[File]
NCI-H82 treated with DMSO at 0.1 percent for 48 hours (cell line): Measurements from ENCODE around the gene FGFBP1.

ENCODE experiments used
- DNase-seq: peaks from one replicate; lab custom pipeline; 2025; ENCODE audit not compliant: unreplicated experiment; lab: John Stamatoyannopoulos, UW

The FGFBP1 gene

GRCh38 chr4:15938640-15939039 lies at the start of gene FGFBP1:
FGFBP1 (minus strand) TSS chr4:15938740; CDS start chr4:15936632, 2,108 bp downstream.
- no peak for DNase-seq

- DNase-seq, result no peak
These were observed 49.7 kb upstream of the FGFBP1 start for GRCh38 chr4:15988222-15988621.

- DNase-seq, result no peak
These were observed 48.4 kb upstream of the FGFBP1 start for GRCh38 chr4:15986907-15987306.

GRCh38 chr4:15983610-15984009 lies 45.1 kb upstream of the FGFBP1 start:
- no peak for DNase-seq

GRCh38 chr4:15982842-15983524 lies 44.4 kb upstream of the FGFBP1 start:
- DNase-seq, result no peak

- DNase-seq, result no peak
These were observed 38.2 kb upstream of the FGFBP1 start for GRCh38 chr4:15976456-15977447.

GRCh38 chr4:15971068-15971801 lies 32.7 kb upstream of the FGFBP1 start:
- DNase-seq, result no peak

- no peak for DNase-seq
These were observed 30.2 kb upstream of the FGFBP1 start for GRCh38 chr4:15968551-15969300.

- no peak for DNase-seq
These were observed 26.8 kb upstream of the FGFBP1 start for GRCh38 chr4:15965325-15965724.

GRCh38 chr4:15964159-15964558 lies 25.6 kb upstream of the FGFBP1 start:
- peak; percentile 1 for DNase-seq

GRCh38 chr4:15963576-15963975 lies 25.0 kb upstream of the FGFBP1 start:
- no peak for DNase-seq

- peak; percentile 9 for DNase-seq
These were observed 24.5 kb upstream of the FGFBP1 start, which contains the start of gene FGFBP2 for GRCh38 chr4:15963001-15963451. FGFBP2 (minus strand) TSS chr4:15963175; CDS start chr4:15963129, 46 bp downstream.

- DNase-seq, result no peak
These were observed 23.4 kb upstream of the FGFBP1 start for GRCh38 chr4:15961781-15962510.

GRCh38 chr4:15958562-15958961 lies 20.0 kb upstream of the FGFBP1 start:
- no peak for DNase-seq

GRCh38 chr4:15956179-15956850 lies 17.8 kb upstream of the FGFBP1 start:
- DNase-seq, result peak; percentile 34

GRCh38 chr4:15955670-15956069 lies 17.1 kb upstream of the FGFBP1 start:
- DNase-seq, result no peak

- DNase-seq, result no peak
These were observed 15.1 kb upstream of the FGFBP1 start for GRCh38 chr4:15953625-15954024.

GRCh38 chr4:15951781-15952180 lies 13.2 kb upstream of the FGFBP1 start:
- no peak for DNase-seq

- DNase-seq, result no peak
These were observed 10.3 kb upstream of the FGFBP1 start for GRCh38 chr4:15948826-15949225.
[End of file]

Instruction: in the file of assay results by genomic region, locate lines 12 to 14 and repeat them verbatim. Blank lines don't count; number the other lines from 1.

GRCh38 chr4:15983610-15984009 lies 45.1 kb upstream of the FGFBP1 start:
- no peak for DNase-seq

GRCh38 chr4:15982842-15983524 lies 44.4 kb upstream of the FGFBP1 start: